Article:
Interns Jonathan and Joshua return once more with some random game testing.
Last week, we forgot to mention that we were able to play-test Mark Essen’s prototype Pachinko game. In the current state of the game, it’s very generic aesthetically, but the systems involved that make the game what it is work perfectly fine. Much like how one would chance his luck on the slots of Vegas, Essen’s Pachinko game functions almost entirely alike. The player initially starts with 25 credits, and every play always deducts 5 credits from the player. There are three slot reels that rapidly spin downwards, which seemingly get progressively faster up to a certain point if the player takes too long to cast a reel. Clicking on the screen causes a reel to stop, beginning from left, to middle, to right. Pictures on each of the reels denote the possible credit score if the player manages to get two or three in a row. If the player achieves two or three in a row, a payout is given, causing a stream of coins to pour from the mouth of the machine. Stubs, which actively move around until all three rolls have been cast, will cause falling coins to bounce off in a different direction, and may possibly cause them to hit the floating 2x multiplier box near the bottom of the screen. Coins that fall into the box are worth 2 credits, while those that don’t are worth 1 credit. The game ends when the player is unable to pay the 5 credits needed to play again. However, pressing the ‘M’ key will award the player with 25 coins if needed, serving as a reset after losing.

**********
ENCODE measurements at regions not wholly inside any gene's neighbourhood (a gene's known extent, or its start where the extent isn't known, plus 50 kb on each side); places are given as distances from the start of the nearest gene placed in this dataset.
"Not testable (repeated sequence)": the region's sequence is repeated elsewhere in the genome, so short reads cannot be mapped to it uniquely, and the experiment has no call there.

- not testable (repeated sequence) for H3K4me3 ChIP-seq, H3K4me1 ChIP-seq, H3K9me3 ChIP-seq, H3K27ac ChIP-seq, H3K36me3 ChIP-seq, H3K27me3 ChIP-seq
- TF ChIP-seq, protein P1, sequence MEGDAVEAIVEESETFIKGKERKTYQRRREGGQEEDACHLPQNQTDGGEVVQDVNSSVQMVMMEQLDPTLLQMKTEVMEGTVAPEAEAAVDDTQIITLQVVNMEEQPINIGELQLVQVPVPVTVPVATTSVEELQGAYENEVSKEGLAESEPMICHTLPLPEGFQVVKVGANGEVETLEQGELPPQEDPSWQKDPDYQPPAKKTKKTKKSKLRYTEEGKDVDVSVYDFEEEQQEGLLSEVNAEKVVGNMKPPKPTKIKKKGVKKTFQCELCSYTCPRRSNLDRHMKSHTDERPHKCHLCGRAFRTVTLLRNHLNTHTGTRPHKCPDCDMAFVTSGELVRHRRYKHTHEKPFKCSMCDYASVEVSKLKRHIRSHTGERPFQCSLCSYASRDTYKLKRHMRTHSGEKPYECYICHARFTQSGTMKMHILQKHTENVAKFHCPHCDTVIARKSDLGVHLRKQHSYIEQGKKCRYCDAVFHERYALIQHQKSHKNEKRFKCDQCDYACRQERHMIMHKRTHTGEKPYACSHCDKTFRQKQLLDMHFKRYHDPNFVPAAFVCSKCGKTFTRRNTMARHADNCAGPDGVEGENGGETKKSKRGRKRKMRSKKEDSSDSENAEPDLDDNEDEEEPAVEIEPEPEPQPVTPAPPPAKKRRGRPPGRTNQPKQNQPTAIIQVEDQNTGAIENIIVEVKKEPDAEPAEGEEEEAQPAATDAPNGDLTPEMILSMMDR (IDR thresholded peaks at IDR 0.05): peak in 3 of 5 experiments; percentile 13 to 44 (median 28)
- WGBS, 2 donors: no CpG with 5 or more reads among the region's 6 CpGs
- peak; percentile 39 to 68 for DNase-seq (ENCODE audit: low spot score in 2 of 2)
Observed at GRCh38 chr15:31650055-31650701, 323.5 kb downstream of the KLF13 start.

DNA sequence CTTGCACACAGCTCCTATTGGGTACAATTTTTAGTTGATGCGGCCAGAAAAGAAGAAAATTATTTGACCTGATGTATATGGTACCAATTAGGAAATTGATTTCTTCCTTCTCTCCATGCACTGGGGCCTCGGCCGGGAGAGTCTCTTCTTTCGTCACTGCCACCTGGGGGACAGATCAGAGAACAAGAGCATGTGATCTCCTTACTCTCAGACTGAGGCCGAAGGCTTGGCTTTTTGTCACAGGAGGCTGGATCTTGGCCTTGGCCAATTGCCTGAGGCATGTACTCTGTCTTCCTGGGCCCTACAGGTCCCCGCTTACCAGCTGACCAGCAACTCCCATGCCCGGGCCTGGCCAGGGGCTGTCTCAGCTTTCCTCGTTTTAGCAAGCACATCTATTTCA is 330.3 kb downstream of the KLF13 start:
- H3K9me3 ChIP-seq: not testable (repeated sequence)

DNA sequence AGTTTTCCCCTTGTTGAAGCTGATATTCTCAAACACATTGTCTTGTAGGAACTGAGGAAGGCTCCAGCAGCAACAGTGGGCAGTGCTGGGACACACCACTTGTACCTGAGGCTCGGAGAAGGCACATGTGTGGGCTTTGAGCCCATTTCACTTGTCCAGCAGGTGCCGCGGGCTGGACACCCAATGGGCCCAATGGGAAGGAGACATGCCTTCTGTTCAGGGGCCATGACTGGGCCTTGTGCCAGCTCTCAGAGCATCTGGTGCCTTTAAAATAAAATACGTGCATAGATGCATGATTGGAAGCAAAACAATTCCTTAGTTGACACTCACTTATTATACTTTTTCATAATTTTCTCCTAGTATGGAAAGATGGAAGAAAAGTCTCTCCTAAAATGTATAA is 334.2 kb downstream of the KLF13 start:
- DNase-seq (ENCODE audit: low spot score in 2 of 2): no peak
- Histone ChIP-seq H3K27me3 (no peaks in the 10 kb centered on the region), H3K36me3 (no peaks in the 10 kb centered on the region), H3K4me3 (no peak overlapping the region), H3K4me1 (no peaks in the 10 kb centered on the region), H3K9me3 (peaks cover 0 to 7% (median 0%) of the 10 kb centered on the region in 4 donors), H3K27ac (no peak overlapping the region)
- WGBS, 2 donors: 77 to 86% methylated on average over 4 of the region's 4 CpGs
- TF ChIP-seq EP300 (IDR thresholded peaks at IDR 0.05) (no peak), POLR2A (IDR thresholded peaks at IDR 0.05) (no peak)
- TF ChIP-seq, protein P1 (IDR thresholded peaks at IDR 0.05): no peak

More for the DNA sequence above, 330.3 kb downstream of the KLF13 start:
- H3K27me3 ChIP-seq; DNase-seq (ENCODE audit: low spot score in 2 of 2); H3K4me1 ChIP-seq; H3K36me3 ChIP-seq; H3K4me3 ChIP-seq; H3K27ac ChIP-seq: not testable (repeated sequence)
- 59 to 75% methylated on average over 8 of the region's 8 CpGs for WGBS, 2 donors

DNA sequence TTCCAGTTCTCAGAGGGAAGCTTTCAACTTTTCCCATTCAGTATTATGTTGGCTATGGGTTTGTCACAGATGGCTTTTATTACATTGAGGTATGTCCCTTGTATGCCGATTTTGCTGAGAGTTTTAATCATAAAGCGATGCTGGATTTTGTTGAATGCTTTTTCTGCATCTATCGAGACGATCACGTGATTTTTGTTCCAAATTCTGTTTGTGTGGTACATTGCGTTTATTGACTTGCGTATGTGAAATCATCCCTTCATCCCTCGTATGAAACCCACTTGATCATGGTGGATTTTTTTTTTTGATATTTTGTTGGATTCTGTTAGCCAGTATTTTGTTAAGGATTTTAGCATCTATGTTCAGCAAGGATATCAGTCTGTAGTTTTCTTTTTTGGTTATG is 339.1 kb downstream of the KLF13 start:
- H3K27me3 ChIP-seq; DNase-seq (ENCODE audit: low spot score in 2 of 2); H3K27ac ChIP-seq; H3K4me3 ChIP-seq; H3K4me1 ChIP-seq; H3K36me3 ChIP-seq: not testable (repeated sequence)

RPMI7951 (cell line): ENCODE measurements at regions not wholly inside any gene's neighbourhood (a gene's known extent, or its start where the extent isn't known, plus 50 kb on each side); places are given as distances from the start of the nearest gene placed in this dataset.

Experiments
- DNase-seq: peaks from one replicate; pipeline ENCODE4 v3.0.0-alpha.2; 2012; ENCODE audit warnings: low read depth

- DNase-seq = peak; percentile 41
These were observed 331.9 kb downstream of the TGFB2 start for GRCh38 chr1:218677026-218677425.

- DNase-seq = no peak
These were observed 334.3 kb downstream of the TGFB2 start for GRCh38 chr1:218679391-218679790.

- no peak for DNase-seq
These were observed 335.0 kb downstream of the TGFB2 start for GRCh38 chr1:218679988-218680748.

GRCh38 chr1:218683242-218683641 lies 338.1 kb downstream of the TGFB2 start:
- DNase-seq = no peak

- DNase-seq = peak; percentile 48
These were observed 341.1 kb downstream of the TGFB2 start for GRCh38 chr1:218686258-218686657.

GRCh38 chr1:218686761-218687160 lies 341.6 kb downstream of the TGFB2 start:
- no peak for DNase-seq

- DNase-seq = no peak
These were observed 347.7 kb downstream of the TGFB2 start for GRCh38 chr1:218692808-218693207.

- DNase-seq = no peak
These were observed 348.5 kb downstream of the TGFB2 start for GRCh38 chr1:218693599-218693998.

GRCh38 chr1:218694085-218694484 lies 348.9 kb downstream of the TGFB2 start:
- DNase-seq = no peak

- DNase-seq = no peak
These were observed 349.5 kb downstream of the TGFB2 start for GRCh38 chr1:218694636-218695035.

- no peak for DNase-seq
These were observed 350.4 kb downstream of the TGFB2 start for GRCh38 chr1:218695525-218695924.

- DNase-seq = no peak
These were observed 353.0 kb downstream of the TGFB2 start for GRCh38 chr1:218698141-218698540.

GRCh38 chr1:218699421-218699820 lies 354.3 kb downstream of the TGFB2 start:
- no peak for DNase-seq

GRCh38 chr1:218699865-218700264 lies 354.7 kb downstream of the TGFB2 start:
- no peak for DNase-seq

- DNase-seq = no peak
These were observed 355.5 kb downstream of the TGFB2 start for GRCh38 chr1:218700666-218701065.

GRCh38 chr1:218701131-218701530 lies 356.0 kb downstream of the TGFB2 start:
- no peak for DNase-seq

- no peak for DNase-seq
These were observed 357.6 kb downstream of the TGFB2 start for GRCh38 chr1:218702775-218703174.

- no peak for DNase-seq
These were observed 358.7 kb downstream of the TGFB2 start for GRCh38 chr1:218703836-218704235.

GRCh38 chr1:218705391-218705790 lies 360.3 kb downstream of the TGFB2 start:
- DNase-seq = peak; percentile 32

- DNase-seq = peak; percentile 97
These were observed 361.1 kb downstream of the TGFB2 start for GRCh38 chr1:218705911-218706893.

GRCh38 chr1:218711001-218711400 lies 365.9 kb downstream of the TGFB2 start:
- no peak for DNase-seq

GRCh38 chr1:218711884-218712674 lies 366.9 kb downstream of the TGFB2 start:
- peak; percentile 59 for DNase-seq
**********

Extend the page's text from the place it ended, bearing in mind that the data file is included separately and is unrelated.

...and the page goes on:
And just recently, we tried out this other game under the title ‘Voxatron’, a 3D shooting game using models constructed out of small 1×1 dimension cubes, similar to that of Minecraft or your typical Lego products. Actually, you could imagine a shooting game made out of Legos. With robots and weird creatures. For being constructed out of cubic primitives, it is aesthetically appealing and easy on the eyes. It has a tilted HUD to give perspective of the digital spaces, allowing you to see that it’s clearly 3D even though the models would seem to derive from a 2D aspect. Space is to jump, directional arrow keys to move, and X or C is to shoot. Holding the shoot button also locks your direction, so you are able to strafe, backpedal and proceed as you shoot on the move. Fortunately, unlike in some games, backpedaling does not penalize you in any way since all movements are treated as moving forward in the desired direction.
Perhaps the most difficult aspect of the game to control for us was the key mapping of the in-game character. Because movement is based on the directional arrow keys, which for most boards are towards the right, and shoot is mapped to the X and C keys, it can handicap players who are used to using the WASD keys for movement, due to the location of the keys. This causes a hindrance of in-game performance with the unfamiliarity of the mapping.
That’s all there is for now. We’ll be returning to work on the final project based on Pachinko once again.